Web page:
The GMC had already placed temporary conditions on the registration of Dr al-Zayyat at a hearing in August 2008, which meant she could work only under supervision. But those conditions have now been upgraded to a full suspension. The GMC said it would hold a full public hearing if its investigation merited it. If it proceeds to that stage it can then either strike Dr al-Zayyat off the medical register, suspend her, put conditions on her registration or simply not impose any penalty.
Dr al-Zayyat, who qualified in Pakistan and worked in Saudi Arabia before coming to Britain in 2004, saw bruises to Baby P's body but decided not to carry out a full systemic examination because the boy was "miserable and cranky". A post-mortem examination revealed a broken back and ribs, and a host of previous injuries. "Our priority is to protect the public interest, including patient safety," the GMC said in a statement. "When an interim order has been imposed, we keep the details under close review. The Interim Orders Panel decided on Friday, 21 November to suspend Dr al-Zayyat's registration. Our investigations are continuing and it would be inappropriate to comment further at this stage."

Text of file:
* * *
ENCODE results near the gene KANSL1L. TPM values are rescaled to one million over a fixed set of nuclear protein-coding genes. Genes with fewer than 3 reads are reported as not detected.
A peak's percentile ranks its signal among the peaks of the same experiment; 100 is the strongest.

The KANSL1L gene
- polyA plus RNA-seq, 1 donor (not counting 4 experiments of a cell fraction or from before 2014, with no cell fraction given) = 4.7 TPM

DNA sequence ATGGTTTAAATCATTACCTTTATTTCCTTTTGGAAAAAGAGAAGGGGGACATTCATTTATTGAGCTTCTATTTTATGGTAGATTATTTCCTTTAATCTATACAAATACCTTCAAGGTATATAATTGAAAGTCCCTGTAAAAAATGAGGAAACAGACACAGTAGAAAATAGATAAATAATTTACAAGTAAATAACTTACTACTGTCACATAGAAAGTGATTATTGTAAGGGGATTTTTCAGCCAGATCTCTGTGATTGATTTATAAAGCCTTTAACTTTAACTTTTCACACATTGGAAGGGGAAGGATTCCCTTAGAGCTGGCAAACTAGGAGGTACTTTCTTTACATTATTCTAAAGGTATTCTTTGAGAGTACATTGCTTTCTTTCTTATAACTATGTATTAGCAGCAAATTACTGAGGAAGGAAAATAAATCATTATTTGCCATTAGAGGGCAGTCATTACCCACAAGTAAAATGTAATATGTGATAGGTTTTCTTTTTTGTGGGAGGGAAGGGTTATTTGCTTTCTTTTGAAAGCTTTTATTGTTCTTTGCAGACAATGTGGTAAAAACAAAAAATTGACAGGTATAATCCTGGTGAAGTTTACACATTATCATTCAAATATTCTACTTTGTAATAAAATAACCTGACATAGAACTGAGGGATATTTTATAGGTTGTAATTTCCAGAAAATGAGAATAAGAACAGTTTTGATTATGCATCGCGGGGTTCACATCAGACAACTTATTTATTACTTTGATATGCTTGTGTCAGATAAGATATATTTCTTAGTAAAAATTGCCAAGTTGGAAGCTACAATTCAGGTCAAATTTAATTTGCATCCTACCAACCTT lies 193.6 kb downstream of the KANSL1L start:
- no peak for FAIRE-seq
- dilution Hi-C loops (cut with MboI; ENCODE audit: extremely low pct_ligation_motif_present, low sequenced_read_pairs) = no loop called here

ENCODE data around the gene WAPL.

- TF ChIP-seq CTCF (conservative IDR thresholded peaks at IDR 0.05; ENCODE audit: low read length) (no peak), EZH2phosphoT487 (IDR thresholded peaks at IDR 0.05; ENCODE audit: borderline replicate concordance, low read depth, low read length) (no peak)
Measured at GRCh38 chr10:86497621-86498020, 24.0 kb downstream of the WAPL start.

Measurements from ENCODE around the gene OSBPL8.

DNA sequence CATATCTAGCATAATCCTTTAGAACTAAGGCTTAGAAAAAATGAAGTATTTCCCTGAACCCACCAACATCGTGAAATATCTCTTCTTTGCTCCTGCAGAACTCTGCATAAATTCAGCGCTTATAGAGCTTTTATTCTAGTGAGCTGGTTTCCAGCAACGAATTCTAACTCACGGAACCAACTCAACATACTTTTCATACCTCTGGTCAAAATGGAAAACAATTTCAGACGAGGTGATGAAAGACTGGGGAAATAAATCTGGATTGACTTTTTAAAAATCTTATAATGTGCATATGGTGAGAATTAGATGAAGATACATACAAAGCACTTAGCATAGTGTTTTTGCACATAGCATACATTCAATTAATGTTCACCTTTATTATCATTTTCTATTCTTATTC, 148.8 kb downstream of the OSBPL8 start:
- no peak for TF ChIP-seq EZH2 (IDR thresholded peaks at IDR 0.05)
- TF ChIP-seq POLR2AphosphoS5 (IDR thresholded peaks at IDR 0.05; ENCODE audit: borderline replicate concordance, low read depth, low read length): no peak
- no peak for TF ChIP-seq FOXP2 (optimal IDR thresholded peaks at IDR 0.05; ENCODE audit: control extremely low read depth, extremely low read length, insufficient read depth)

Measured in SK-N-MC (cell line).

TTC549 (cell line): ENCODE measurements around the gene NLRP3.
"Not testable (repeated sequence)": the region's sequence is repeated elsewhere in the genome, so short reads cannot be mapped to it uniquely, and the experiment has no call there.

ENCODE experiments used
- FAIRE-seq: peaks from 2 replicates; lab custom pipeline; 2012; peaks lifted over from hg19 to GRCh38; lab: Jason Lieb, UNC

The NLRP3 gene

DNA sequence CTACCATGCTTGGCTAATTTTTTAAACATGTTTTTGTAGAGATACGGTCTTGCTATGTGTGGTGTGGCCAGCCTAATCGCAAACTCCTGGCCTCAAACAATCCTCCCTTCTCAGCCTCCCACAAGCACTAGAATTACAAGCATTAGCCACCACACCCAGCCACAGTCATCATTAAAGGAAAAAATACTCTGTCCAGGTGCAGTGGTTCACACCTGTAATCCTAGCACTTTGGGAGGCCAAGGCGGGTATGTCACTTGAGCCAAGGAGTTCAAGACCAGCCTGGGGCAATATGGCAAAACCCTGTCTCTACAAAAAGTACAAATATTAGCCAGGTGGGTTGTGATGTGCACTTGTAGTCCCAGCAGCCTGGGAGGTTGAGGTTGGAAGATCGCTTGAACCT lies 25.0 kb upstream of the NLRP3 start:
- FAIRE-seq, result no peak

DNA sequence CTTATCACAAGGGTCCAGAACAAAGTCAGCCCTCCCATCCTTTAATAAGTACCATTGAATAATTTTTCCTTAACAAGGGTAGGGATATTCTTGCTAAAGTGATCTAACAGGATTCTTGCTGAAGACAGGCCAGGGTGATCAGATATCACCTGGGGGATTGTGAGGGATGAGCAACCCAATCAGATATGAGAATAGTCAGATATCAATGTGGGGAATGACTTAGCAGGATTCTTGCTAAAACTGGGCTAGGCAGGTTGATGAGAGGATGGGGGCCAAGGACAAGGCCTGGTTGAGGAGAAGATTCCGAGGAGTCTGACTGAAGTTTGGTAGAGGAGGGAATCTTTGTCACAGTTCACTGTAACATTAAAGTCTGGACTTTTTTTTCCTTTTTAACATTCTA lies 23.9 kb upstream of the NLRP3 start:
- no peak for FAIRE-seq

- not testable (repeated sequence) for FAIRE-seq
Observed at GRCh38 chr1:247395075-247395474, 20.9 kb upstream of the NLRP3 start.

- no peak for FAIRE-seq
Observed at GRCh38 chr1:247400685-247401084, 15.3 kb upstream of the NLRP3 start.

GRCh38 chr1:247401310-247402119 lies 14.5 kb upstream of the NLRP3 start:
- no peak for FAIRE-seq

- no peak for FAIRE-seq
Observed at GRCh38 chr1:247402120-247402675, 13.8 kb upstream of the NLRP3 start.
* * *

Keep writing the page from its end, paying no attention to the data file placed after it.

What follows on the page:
Two social workers involved in the case are being investigated by the General Social Care Council. Maria Ward, Baby P's social worker, and Gillie Christou, her manager, face an investigation, which could result in both of them being struck off. The GSCC is "conducting preliminary inquiries into the actions of social workers in the case". Haringey Council is being investigated by HM Inspectorate of Constabulary, Ofsted and the Healthcare Commission, with their preliminary report due to be handed to ministers on Monday. Thousands of letters from the public calling for the resignation of the social workers involved in Baby P's case were taken to Downing Street yesterday, in advance of the report.
There was also anger among MPs and charities after Martin Narey, chief executive of Barnardo's, said that had he lived to become a teenager, Baby P might have turned into a "feral, parasitic yob". Mr Narey used the case to focus attention on the need to tackle causes of abuse. But charities and MPs said they were astounded by his "provocative" comments. Michele Elliott, chief executive of the children's charity Kidscape, told The Times: "Barnardo's seem to feel that by making these kind of comments that the public is going to support them. I find these comments extremely offensive in view of the fact that the child is dead."
David Laws, the Liberal Democrat children's spokesman, said the terms used by Mr Narey were unwise. "It would be better not to use such provocative language about this particular baby who has died," he said. "[He is trying to] throw some light on the circumstances in which thousands of young people in Britain grow up today, and the need to break these cycles of deprivation."